Suggested Email Message: Including Children in Your Household Chores

Choreslaundry, and cleaning, and cooking ... oh my!

Sometimes it feels as if there is just not enough time in the day to get everything done and have time to spend with your children. This TipToes topic shows you how to include your child (of all ages) in your household routines- a win win situation for everybody- the chores get done, and your child learns valuable lessons! In an online article by the National Association for the Education of Young Children (NAEYC), the difference between BIG JOBS and CHORES is defined. ( Consider this... BIG JOBS: are indoor and outdoor jobs children do with their families (or others) that help the whole family. They include tasks like setting the table, planting flowers, and tidying up when visitors are coming. Big jobs require teamwork. CHORES: are assigned tasks that a child completes individually or with help. Why is it important to include your child in household activities? Children need to feel useful, a family is a team and practicing the skills it takes to work with a team in a safe and loving environment will help them develop those social skills that will carry over in school and life. Skills such as:

  • Problem solving
  • Compromise
  • Sticking to a task

There are many great resources that suggest age appropriate chores. From picking up toys or putting laundry in a hamper for toddler aged children to matching socks and feeding your pet for preschoolers. Make it a goal to include your child in a BIG JOB each day. Talk to your child about the job at hand while you are completing it together. Practice recognizing and solving problems, let your child give suggestions for solutions. Show your appreciation for your child's contributions, give specific praise (“Wow, I like how carefully you carried those breakable dishes!”). Let your child know how important their work is... this will make them want to do it again! CHOICES can help make chores more attractive. Chores are not a choice, but there can be choices for the tasks the child is assigned. Using a choice board with pictures for each job can help a child feel more in control. The pictures could also be used to designate each person of the family's jobs by putting the picture by their name on a chart. Here is an example of a chore board from one of our classrooms…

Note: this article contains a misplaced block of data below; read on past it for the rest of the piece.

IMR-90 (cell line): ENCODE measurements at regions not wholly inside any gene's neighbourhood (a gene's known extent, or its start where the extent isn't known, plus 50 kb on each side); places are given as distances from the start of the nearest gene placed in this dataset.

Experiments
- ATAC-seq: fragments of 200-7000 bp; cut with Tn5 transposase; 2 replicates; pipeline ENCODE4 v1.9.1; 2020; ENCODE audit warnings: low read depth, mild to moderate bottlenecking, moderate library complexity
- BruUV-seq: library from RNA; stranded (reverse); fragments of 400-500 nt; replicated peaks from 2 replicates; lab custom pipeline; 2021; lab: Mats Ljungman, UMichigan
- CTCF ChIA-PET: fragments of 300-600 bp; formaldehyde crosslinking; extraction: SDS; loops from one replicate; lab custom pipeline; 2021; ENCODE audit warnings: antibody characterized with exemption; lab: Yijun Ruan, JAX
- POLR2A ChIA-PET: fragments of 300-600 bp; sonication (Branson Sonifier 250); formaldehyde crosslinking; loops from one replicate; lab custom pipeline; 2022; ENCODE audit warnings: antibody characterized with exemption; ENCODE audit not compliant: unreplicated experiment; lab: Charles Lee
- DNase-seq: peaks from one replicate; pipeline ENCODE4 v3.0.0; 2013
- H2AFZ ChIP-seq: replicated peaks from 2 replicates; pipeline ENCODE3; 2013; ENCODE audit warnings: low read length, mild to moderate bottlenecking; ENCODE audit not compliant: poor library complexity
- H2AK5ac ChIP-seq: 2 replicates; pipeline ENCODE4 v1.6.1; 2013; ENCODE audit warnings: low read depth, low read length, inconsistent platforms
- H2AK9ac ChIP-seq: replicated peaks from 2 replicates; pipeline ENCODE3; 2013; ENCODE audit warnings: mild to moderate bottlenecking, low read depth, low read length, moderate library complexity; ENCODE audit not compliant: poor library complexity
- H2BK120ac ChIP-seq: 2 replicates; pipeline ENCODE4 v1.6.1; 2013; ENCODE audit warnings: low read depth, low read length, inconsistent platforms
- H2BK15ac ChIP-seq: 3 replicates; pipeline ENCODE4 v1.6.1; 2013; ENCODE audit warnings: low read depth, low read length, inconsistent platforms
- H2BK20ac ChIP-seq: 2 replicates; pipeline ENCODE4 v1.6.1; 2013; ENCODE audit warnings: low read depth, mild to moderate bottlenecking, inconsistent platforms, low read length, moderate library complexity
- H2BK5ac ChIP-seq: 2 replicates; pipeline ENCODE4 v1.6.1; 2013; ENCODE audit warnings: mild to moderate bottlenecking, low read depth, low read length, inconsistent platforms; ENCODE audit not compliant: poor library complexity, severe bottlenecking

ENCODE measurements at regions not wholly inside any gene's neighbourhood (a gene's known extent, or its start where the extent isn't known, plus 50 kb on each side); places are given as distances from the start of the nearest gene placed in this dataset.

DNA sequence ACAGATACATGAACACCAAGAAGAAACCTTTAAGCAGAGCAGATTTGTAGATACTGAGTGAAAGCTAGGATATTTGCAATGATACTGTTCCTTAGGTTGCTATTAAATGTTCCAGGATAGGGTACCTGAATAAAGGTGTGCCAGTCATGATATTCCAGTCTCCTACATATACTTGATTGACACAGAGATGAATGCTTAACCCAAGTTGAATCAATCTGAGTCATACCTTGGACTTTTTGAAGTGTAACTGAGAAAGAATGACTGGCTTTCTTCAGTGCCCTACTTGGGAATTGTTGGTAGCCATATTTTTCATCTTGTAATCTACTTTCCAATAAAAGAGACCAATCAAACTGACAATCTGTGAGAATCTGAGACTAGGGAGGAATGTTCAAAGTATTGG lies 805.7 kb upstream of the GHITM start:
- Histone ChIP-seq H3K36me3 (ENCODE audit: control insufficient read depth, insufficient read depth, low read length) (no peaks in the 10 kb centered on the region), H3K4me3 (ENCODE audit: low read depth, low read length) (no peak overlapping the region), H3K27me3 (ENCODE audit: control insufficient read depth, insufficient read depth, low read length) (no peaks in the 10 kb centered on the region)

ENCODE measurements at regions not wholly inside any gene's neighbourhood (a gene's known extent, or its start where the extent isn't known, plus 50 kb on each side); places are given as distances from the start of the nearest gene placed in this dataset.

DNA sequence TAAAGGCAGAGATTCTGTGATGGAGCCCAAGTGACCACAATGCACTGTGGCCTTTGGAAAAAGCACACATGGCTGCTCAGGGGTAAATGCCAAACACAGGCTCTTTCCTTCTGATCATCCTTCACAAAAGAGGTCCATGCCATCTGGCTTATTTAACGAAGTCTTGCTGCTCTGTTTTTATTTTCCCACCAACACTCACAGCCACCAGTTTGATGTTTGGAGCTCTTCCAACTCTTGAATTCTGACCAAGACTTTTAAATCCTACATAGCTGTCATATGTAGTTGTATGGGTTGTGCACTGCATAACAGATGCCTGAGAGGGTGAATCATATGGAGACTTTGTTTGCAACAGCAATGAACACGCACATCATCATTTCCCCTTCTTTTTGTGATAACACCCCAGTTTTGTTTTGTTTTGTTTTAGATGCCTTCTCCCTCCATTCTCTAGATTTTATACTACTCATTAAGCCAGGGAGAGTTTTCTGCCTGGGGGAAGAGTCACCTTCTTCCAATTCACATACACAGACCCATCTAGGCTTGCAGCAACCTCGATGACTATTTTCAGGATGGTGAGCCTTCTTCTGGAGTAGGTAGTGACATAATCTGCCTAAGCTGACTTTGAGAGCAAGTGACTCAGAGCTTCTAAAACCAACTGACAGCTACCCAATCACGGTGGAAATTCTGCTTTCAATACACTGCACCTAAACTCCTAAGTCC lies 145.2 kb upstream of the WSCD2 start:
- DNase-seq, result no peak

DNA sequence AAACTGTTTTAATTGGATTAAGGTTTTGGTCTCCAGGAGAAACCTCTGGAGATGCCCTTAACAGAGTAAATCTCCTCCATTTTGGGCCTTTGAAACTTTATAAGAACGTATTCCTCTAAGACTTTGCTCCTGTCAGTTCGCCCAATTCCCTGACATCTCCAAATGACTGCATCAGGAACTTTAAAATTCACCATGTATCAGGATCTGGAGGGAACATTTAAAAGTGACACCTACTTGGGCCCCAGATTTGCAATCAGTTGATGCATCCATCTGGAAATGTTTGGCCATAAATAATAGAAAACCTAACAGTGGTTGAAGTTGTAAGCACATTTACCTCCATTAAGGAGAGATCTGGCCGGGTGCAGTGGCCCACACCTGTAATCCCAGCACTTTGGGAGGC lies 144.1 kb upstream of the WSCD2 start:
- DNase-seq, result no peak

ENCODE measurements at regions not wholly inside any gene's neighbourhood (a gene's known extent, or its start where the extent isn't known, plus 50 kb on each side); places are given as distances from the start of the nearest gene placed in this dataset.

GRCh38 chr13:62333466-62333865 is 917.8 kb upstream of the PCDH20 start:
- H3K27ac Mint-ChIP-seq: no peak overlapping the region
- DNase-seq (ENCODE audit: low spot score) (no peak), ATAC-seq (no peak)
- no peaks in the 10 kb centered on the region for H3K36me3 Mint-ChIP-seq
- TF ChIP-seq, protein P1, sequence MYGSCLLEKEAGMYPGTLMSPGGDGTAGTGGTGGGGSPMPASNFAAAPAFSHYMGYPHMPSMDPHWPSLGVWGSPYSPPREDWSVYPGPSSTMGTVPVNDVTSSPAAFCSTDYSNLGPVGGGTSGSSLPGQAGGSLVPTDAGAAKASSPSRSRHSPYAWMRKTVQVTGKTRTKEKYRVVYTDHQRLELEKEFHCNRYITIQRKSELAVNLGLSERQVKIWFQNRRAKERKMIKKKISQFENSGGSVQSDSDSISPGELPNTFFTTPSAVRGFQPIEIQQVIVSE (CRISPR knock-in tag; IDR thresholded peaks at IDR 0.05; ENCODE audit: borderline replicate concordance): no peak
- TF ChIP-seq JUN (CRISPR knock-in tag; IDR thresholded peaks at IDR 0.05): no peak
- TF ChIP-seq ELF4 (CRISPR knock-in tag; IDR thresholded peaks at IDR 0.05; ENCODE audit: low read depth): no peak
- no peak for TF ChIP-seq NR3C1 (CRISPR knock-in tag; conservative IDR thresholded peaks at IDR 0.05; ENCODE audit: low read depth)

Visual Chart

Pictures of chores are attached, print them out and use it with your child at home! Need to make chores more fun? Try making a special "SUPER HELPER CAPE" that your child wears when it is time to help out or when you see them helping out around the house without prompting. A super helper cape can be a great reward and/or a novelty to make less than desirable chores fun!   One last thing to remember... the chores your young child does may not be perfect, but try not to let them see you "redo" them- it will discount all their hard work! Teach them how to do the chore to meet your expectations and with a little practice, you will have a super helper!SuperKid

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CSEFEL Teaching Your Child to: Become Independent with Daily Routines

Choices for Chores – Visual Cues